There’s a growing divide between tourism leaders championing the end of travel restrictions and people fearful of the pandemic's reemergence.
It might have lost 90% of its hotel bookings but Amsterdam shouldn’t rush to welcome back international tourists, according to its mayor.
Femke Halsema has sparked anger in the hotel industry by warning the city should be “extremely cautious” about restarting tourism, saying there is not enough space for its 800,000 inhabitants, plus the normal nine million overnight visitors, and for social distancing to be respected.
“I hear you talking about international tourism, and I know that there are 55,000 hotel beds waiting for guests, too,” she told a digital council meeting on Tuesday. “But in the coming time we need to be extremely cautious about stimulating regional, national and international traffic. If we do this excessively, we run the risk that Amsterdam becomes the fireplace for a second wave [of infection].
The Dutch have had a relatively-mild “intelligent lockdown” since 15 March, closing education, hospitality and the museum sector, introducing a 1.5m distance rule and banning meetings of more than three adults.
Hotels could stay open, but leisure travel was discouraged. Following EU advice, non-essential travel into the Netherlands is banned until 15 June, but the country began a phased reopening on 11 May, when the death rate levelled and primary schools restarted part time.
Although restaurants, cafes and bars can reopen from 1 June, with limits on numbers, regional authorities can interpret national legislation. But Halsema warned that, unlike Rotterdam, Amsterdam has a lot of canals and a large population. “We have a surprising shortage of public space, so I urge caution,” she said.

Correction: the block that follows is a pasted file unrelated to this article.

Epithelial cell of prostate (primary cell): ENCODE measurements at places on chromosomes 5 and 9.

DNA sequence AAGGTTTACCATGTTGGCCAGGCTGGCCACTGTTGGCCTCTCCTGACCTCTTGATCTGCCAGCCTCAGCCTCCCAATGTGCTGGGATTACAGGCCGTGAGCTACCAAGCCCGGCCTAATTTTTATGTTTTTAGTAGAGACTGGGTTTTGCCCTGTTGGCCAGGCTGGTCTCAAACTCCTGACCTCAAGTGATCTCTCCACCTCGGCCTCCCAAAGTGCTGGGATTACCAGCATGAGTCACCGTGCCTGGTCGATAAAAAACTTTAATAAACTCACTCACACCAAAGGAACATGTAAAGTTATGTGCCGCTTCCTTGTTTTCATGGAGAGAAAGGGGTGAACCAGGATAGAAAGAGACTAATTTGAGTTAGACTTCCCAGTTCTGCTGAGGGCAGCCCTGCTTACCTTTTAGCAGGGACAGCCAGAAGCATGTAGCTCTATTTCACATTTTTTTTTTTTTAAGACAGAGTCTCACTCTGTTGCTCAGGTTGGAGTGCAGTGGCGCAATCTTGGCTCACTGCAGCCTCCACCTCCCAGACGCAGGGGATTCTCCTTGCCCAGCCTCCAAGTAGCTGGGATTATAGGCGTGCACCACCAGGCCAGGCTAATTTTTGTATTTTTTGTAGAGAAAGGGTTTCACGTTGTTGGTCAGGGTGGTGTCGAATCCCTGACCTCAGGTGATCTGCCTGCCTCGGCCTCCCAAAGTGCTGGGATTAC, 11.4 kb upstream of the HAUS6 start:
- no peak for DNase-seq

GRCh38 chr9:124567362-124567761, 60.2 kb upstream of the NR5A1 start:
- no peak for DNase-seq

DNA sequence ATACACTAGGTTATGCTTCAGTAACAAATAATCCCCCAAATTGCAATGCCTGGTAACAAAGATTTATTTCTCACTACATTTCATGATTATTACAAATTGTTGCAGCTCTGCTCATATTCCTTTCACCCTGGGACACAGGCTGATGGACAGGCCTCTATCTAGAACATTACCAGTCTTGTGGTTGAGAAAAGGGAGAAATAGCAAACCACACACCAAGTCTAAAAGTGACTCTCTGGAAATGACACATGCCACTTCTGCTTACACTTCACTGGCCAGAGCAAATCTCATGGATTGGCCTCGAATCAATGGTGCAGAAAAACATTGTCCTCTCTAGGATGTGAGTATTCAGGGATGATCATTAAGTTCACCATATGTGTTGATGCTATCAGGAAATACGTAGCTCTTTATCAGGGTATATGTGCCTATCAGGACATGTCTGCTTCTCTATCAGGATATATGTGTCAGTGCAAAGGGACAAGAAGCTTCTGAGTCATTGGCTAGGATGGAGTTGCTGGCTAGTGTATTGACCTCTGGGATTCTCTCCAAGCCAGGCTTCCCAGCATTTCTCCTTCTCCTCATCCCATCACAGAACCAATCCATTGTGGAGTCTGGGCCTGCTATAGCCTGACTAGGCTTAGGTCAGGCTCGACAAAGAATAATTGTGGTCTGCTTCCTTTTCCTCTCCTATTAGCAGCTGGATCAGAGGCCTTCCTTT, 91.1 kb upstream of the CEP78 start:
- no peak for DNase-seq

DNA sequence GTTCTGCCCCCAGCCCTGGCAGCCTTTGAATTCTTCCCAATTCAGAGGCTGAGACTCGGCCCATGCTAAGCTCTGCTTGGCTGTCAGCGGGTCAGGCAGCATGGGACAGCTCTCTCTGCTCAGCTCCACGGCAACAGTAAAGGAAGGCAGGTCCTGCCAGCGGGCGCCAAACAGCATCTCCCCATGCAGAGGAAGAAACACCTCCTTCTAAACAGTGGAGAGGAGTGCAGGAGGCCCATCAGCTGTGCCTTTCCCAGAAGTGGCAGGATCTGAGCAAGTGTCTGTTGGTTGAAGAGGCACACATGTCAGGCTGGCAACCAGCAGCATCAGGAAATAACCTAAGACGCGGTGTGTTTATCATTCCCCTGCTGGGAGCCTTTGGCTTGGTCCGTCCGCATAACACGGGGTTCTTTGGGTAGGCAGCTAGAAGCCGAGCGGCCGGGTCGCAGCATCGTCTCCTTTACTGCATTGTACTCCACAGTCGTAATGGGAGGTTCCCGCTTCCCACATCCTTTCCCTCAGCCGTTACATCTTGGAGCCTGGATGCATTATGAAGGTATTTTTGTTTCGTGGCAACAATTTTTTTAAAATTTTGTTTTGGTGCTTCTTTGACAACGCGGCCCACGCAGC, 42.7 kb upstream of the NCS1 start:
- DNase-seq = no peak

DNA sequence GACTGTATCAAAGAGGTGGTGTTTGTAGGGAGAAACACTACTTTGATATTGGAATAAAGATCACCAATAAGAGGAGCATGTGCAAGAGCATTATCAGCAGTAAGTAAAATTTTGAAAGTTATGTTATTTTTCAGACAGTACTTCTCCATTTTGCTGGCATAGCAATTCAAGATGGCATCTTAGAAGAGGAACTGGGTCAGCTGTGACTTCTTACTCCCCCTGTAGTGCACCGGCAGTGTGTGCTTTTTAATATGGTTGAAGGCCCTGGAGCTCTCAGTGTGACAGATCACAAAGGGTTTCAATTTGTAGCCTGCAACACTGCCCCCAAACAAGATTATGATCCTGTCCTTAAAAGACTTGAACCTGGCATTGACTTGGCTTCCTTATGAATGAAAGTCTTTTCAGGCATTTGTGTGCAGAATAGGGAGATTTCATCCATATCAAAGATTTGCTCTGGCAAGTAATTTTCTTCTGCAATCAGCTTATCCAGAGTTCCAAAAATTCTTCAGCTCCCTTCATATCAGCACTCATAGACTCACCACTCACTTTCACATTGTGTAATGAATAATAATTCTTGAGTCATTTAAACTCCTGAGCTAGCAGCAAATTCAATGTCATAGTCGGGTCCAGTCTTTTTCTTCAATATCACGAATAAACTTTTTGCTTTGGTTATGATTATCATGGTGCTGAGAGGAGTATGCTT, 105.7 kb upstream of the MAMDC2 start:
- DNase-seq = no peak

A spokeswoman for the mayor confirmed to the Guardian that although Halsema believes tourists are part of an international city, she is in discussions with business about how this takes form.
“In a heavily-populated city with a lot of visitors, it is even harder to keep a 1.5m distance,” she said. “The worst thing that can happen to Amsterdam is to have another lockdown because the number of infections is increasing.”
However, hoteliers such as Erik-Jan Ginjaar, general manager of Postillion Hotels, which has a 252-bed conference hotel in Amsterdam due to reopen shortly, said the words were “very dangerous”.
“If tourists have to choose between Amsterdam and Berlin – which is sending out messages that it is open, you can visit museums and drink a nice glass of beer again – the tourists will choose Berlin,” Ginjaar said. “As long as the mayor is sending out these messages, it will be very problematic for Amsterdam to gain tourists again.”
He said people booking conferences now for 2022 or 2023 should not discount the city. “We need to take care of the health of everybody who is visiting us and living in Amsterdam,” he said. “But it is possible, and safe, so let’s make sure all those jobs in hotels, restaurants, shops and taxis are protected by reopening the city slowly, carefully, but not at another speed than the rest of the Netherlands.”
Meanwhile, other tourism experts, including Geerte Udo, director of amsterdam&partners, have said the city only wants the “right” tourists in future, suggesting that it might have to look hard at what places, such as the red-light district, currently offer. Investigations are ongoing into dissuading cannabis tourism and changing the prostitution windows.
Jos Vranken, managing director of NBTC Holland Marketing, is first encouraging local tourism. “We have a plan to start with the Dutch market, then flow out through Germany and Belgium, our neighbours, and the rest of the world, focusing on hidden pearls and unexplored destinations rather than hotspots,” he said.
Photo credit: A canal in Amsterdam. The city's mayor is concerned about the return of international visitors during the coronavirus pandemic. JumpStory